Having a license is a milestone that most teens can't wait to accomplish. Your license gives you the freedom to go where you want to go, whenever you want. It's a major step on the road to independence.
But it can be suspended or revoked for legal reasons, usually due to unsafe or irresponsible behavior behind the wheel. And it does happen. As of 2019, 2.5% of Americans had their driver's licenses suspended.
Losing your license can be devastating, but it isn't always permanent. Here's what you need to know about suspended vs. revoked licenses.
What Is a Suspended License?
A suspended license is a driver's license that you are not allowed to use. A suspension is temporary, and you may be able to get your driving privileges back at some point. However, as long as your license is suspended, you’re legally unable to drive. There are two types of suspended licenses: indefinite and definite.
A definite suspension on your license comes with a time limit. The suspension ends after a certain number of days, often 30 to 120. This type of license suspension is typically a punishment for bad or illegal driving. Common reasons include alcohol or drug-related moving violations, a series of too many traffic tickets, or driving without proper insurance. The length and reasons for suspension vary by state, so check with your local DMV for more information.
An indefinite suspension doesn't come with an automatic expiration date. Instead, your license remains suspended until you take the required action. In most cases, this could mean paying a fine or fees that you owe or taking care of an outstanding traffic ticket. In some cases, an indefinite suspension might also be in place until you properly insure your vehicle.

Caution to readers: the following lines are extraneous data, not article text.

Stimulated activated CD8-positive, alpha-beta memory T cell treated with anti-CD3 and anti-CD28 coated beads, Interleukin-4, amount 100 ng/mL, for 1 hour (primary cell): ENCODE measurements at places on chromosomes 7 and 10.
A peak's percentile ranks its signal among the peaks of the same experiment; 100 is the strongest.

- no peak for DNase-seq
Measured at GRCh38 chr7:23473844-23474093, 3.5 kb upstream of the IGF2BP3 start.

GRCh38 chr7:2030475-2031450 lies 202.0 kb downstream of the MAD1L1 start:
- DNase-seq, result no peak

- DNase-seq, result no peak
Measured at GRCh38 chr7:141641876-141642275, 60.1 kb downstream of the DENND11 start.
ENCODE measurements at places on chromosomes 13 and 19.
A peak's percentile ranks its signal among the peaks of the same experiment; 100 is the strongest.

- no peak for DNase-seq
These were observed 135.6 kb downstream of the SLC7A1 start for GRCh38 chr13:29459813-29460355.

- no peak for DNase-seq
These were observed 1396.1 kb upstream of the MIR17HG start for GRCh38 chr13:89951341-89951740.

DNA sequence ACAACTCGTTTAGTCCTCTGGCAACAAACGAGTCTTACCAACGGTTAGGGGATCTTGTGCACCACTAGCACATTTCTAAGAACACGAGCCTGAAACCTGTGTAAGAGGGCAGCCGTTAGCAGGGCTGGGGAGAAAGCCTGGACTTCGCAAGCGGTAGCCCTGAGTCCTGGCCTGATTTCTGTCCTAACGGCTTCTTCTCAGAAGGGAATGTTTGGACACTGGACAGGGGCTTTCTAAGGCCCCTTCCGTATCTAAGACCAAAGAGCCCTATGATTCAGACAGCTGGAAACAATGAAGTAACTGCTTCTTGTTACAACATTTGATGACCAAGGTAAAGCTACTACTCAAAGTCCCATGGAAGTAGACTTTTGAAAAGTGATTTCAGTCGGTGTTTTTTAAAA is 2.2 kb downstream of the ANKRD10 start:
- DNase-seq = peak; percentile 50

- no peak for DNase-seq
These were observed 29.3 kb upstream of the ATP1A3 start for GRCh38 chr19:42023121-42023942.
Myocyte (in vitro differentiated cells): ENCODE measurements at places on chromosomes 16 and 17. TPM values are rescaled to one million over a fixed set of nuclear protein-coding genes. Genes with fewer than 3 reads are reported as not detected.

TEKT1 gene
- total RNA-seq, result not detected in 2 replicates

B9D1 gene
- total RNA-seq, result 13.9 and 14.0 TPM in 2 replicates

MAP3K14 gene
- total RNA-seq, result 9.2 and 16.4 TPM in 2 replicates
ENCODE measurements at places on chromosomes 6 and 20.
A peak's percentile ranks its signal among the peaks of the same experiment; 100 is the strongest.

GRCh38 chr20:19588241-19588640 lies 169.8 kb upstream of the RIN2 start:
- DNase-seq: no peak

Pro Tip: Many states use a points system to track drivers' safety on the road. If you rack up too many points, your license could be suspended. Check your driving record to make sure you're not in danger of losing your license.
What Is a Revoked License?
A revoked license is considered null and void by the government. In this case, the state cancels your driver's license permanently. If your license is revoked, you won't legally be able to drive in your state.
However, it may be possible to get a new license after your initial license is revoked in certain cases. To do this, you typically have to request approval from your state’s DMV, pay any fines, and go through the standard licensing process of your state. This often means starting over by taking a permit test, driver's ed courses, and a road test to prove you're a responsible, capable driver.
When a license is revoked, it's usually due to a serious offense. This could be a traffic conviction, failing a road test, or making false or fraudulent statements on official forms. Getting caught driving with a suspended license can lead to a revoked license, so it is important to follow the rules and take any license suspension seriously.
How Do I Get My License Back?
Every state has different rules and procedures, but many license suspensions require drivers to take a defensive driving course for reinstatement. Aceable offers convenient, online defensive driving courses to help you get back on track. It's an affordable way to get back in the driver's seat and make sure you have the tools you need to stay safe in the future.